Students with a background in programming and scientific computing are preferred.


CUHK Supervisor: Prof. CHAN King Ming
Research Project (1): Analysing Diet Composition of White Collard Crow (Corvus torquatus) & House Swift (Apus niaplensis) in Hong Kong Using Prey DNA in Faecal Sample
Project Description: Molecular approaches by analysing prey DNA in faecal sample proved to be feasible, non-invasive and relatively reliable ways for diet analysis of birds. Studies have been carried out by sequencing mitochondrial DNA in the faeces samples of birds. By comparing the sequences with the records in gene bank database, diet composition can be obtained and even allow identification down to the species level.

 

Corvids population increases with the degree of urbanisation all over the world. Interestingly White Collard Crow, Corvus torquatus, a species which is near endemic to China, declines in population with the intensifying urbanisation in China. By analysing the diet composition of Corvus torquatus in Hong Kong using molecular approach, important local resources for the crows could be identified, which are valuable for saving the crows on the edge of extinction. Meanwhile, the diet composition of house swift, a common species in Hong Kong with the largest colonies found on CUHK campus, will also be studied and compared with White Collard Crow.

Research Project (2): Microplastic Pollution in Oyster Samples
Project Description: The host research team has been collecting water samples and biota samples in Victoria Harbour, aiming at identifying microbeads in them. Meanwhile, seafood samples are also planned to be collected this summer to evaluate the potential risks of consuming seafood, with the focus on oysters available to local citizens.

 

Students participating in this project will gain experience in field study in the coastal areas and wet markets in Hong Kong, as well as conducting sample processing, and microplastic identification and counting.

Research Project (3): Toxic Effects of Sunscreen Chemicals on Zebrafish
Project Description: UV filter is a type of material that is used to protect the human skin and hair from the harm of UV, and it is widely applied in a variety of personal care products. This material has been discharged to the environment continuously as daily care products. Commonly used UV filters are Benzophenone (BP-1, BP-2, BP-3, BP-4), Octocrylene, 2-Phenyl-5-benzimidazolesulfonic acid (PBSA) and 2-Ethylhexyl-4-methoxycinnamate (EHMC). Previous studies have shown that BP has toxic effect on Planula and causes endocrine disruption by modulating estrogen receptor signalling pathways of fish. Zebrafish is a well-established model to study molecular genetics, toxicology, and trans-generation effects of chemicals. In this study, zebrafish embryo-larvae, adults and a liver cell model of ZFL cell-line are employed to investigate the potential risks of benzophenone and the molecular mechanism of its toxic effects.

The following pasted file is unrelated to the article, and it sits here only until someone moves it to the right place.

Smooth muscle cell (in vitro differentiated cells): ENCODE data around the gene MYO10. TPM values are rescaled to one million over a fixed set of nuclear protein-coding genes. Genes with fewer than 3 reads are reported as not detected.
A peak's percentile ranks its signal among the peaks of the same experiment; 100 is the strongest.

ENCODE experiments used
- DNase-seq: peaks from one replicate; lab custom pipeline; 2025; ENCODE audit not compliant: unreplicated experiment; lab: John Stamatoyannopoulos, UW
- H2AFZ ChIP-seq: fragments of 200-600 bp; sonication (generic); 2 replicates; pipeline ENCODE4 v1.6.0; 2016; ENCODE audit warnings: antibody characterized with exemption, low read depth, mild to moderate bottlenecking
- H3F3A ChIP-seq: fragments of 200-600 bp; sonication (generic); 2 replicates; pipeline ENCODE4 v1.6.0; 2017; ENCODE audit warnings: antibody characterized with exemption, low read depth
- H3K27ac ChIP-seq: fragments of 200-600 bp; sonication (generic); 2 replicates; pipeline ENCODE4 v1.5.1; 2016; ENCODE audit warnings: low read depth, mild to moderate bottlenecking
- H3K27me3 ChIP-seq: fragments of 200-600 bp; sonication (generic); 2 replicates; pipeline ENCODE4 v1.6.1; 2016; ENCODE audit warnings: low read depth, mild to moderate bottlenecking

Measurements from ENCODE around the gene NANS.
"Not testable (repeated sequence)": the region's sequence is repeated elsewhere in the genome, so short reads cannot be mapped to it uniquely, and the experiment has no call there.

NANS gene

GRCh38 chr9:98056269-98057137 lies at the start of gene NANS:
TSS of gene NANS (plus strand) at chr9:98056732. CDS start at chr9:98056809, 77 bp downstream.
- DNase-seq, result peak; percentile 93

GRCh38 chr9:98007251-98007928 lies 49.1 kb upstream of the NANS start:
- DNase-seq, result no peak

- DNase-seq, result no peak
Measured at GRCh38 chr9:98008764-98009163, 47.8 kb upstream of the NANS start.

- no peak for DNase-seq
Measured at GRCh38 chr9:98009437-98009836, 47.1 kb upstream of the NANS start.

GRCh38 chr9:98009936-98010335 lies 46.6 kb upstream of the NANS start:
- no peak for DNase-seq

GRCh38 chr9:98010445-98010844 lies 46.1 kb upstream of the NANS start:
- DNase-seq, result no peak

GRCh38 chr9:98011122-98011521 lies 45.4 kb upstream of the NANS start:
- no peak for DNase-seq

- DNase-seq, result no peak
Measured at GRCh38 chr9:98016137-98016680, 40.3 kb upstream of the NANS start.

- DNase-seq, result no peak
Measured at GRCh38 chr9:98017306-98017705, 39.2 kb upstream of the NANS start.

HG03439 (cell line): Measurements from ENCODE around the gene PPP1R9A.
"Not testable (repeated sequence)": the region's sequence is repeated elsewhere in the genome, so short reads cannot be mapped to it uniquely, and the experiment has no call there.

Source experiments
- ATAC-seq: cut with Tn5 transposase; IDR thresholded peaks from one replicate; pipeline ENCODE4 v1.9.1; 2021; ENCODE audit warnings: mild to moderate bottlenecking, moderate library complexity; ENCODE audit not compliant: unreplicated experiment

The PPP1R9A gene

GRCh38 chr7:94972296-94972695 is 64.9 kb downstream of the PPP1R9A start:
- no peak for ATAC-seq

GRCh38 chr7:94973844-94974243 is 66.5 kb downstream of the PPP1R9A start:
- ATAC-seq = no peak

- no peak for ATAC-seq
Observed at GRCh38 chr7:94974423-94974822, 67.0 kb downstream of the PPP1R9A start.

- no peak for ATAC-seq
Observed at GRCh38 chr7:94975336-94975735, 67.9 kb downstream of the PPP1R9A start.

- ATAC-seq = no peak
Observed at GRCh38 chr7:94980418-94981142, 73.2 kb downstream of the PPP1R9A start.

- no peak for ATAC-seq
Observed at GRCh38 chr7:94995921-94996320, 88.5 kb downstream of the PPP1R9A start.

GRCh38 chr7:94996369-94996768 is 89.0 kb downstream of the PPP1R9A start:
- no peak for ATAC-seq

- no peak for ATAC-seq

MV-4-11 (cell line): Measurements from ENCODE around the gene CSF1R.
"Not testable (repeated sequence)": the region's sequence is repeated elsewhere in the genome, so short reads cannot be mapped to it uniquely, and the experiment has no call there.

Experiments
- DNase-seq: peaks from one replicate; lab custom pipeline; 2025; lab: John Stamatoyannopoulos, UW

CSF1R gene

CUHK Supervisor: Prof. Michael CHAN
Research Project: Crystal Immobilised Enzymes for Industrial Catalysis
Project Description: The research project involves producing Cry-enzyme fusion crystals (e.g. Cry-lipase crystals for biodiesel conversion) and measuring their activity, stability, and recyclability.

Student with a background in chemistry and biochemistry is a requirement.

CUHK Supervisor: Prof. Laura FALKENBERG
Research Project: Effects of Future Climates on Marine Organisms
Project Description: The research project focuses on studying climate change effects (e.g. ocean warming, ocean acidification, extreme weather events) on marine animals and ecosystems. The research focus will be on invertebrate species (e.g. copepod, gastropod, or urchin) with a view to understand how they, and the ecosystems they are found in, may operate differently in the future. The project will consider the response observed within a wider context that encompasses physiology (e.g. growth, metabolism), behaviour (e.g. feeding interactions), and ecology (e.g. habitat use, competition, trophic cascades). To explore these organism responses, the students will use tank experiments within which organism are held, and conditions manipulated. The experimental work will, therefore, include establishing the experimental set-up (with organisms), measuring and maintaining experimental treatments, and quantifying organism responses.

Students with a background in marine biology and/or ecology, with some understanding of basic oceanic water chemistry are preferred. The experimental work will be conducted at Simon F.S. Li Marine Science Laboratory.

CUHK Supervisor: Prof. JIANG Liwen
Research Project: Organelle Biogenesis & Function
Project Description: The research project focuses on understanding the underlying mechanisms of protein trafficking, organelle biogenesis and function in eukaryotic cells (e.g. plants) using a combination of imaging, cellular, molecular, biochemical and genetic approaches.

Students will have the opportunity to learn and involve in a specific project while working together with senior researchers in the lab.

CUHK Supervisor: Prof. KANG Byung Ho
Research Project (1): Microscopic Analyses of Mitochondrial Defects in Parkinson’s Disease Model System
Project Description: Parkin is a protein involved in damaged mitochondria, and its mutation is responsible for Parkinson’s disease in human. Mutation in C. elegans parkin causes defects in damaged mitochondria, providing insight into the relationship between Parkinson’s disease and mitophagy. In this project, students will characterise the abnormal mitochondria elimination using microscopic techniques to elucidate functions of the Parkin homolog.

Students interested in cell biology or medicine are welcome to join.